By Linda Westphalen
Examines existence heritage writing through Australian Aboriginal ladies within the context of negotiations approximately one's prestige and claims to state. This booklet makes use of a methodological blend of literary research, historical past and anthropology to attract out the special cultural heritages held in palimpsest inside of texts.
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Extra info for An Anthropological and Literary Study of Two Aboriginal Women’s Life Histories: The Impacts of Enforced Child Removal and Policies of Assimilation
Until the 1970s, academic responses to Indigenous stories came almost exclusively from anthropologists (Berndt and Bemdt 1989: 2), who, with a few exceptions (see below), did not treat them as literature. Dreamings and other 'traditional' stories were not perceived as the territory of literary critics, while the presence of ethnographic data cast life-writing into the sphere of anthropology. Anthropological discourse initially operated within a paradigm of collection and then as discourse that enunciated and displayed the politic~social/religiouslculturallives of 'others' for the scrutiny of academics.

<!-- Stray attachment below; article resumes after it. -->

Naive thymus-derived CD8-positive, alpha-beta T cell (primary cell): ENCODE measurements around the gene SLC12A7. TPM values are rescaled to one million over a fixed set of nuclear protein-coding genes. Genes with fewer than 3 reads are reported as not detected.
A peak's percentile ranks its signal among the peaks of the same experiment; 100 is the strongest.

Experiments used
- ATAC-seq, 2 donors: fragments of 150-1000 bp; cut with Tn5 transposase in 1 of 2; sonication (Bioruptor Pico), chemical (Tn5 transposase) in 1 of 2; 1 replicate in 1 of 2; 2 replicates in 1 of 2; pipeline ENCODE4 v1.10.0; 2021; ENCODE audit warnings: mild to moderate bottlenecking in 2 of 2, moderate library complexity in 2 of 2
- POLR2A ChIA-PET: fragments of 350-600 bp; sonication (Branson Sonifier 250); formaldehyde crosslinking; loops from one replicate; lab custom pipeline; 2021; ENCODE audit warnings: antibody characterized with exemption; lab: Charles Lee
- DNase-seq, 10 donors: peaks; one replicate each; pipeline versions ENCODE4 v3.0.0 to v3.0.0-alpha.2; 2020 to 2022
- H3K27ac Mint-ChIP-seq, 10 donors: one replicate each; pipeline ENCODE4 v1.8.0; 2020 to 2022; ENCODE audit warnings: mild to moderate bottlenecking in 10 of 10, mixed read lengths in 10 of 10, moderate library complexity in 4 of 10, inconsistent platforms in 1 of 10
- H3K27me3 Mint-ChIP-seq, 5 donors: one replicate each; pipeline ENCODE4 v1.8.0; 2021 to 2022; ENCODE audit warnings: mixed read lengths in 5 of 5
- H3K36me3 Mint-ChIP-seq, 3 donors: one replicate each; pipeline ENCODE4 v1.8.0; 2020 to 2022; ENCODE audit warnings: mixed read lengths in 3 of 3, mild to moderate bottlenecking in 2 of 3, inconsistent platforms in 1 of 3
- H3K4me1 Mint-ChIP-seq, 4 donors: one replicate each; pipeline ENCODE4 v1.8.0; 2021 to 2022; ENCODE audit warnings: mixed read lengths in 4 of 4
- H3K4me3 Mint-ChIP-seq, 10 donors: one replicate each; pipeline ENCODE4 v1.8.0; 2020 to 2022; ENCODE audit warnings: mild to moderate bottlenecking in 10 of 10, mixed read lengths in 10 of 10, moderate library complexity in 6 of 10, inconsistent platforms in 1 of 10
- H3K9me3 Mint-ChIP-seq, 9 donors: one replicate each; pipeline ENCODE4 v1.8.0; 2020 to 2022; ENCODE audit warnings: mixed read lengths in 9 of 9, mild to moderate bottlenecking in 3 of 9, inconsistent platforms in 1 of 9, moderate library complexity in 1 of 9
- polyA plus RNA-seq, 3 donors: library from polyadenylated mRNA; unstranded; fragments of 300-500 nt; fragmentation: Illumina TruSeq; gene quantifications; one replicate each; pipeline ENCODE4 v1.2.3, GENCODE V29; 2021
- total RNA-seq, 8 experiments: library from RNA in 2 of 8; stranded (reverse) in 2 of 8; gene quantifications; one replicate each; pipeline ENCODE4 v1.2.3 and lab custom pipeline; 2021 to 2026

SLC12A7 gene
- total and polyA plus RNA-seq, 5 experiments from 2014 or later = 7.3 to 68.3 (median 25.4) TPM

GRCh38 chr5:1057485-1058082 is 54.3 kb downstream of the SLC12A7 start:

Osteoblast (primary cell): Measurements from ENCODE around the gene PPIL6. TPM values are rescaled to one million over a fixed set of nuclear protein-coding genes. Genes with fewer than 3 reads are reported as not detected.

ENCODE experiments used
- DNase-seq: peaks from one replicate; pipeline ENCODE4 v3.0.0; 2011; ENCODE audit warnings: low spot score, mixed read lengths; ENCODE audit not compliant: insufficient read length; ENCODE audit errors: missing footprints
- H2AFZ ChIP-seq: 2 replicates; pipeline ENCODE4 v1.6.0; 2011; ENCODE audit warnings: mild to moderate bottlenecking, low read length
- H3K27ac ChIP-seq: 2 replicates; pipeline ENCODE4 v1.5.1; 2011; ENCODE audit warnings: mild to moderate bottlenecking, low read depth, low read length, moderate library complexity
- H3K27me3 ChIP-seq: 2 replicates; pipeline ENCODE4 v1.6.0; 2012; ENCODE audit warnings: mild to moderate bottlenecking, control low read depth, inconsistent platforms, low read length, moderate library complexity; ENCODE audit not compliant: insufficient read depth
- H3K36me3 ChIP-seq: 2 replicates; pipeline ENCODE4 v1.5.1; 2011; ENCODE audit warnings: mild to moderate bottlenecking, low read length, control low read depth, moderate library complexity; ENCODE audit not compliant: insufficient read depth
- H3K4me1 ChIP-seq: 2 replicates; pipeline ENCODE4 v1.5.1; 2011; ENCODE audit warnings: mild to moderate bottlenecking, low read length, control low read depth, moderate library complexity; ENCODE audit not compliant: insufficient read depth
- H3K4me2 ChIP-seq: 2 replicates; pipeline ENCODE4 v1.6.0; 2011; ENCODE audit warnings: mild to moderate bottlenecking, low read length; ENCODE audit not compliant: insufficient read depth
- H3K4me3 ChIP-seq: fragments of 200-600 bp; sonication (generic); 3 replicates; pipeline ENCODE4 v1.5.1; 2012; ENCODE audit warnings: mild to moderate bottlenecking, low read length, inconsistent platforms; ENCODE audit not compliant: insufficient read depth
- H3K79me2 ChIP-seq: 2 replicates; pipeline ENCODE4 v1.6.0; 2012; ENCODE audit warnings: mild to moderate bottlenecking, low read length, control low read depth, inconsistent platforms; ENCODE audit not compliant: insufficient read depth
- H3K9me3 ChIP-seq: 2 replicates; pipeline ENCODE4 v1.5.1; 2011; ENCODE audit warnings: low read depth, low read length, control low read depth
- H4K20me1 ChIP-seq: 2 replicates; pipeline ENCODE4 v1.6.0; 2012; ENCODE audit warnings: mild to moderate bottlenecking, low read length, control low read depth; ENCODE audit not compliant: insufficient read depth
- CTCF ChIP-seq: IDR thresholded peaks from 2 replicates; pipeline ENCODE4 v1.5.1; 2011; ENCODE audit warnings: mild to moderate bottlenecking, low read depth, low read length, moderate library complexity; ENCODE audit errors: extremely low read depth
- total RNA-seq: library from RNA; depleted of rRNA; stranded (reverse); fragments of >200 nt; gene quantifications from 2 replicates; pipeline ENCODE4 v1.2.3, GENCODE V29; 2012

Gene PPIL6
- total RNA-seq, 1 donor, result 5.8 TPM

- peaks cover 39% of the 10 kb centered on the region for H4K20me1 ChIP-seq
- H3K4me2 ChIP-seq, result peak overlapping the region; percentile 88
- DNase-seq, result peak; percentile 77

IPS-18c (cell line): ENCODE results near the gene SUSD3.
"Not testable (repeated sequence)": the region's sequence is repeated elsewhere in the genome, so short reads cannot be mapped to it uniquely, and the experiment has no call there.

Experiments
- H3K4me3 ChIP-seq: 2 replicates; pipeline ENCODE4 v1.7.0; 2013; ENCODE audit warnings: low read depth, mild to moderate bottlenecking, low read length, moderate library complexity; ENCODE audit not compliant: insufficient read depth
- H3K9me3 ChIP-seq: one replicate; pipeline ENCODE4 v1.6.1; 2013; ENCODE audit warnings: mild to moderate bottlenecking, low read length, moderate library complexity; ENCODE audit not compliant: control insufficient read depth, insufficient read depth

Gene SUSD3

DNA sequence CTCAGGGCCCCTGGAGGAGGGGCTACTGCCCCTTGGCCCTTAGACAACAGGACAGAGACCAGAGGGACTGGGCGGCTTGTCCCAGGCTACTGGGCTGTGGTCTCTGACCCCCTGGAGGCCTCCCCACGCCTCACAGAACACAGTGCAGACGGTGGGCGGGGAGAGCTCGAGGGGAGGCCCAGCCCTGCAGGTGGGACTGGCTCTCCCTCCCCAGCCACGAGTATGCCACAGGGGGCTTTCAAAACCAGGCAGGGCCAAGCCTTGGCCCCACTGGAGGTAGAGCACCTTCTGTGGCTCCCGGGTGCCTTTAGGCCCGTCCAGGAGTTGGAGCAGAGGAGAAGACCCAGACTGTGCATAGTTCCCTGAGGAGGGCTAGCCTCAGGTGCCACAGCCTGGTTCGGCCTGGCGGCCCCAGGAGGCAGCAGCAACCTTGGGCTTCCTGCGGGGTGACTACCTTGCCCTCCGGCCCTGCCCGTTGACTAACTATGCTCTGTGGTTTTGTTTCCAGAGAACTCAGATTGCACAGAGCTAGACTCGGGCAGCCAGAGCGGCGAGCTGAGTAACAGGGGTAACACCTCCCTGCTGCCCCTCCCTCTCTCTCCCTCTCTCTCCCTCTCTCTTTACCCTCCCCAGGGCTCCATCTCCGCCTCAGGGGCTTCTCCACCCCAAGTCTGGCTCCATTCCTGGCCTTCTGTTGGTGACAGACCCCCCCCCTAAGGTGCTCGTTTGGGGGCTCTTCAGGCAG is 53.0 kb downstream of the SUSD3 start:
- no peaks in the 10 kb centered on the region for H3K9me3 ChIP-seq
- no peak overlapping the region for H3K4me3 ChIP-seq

This is also apparent in studies relating to Indigenous life-histories, including this book. Anthropologist Gillian Cowlishaw also draws on the 'metaphor of the palimpsest' ... to draw attention to the active layering of cultural meanings in the material and habitual world of the everyday. It highlights the process by which the salience of those social forms which are enacted by one segment of society, continually obscure and contort the meanings generated among subordinate populations. What is hidden or undisclosed can remain powerful, although what is smothered may be dying unseen.
This text includes an introduction by anthropologist A. P. Elkin (in Thonemann 1949: 7-9), who also 35 'spent considerable time and trouble' correcting and editing the account of the narrator (Thonemann 1949: 6). ' (Thonemann 1949: 5, 1O), while Thonemann's family 'owned' and managed Elsey Station fiom 19 14 to 1959 (Dirngayg et al. 1996: xvi). Two other books are based at the same locationBig River Country: Stories 3 o m Elsey Station (Dirngayg et al. 1996), a compilation of Dreamings and more recent contact history fiom the Mangarrayi (Mungari) Language group, and Jeannie Gunn's We of the Never Never (1991: first published in 1908).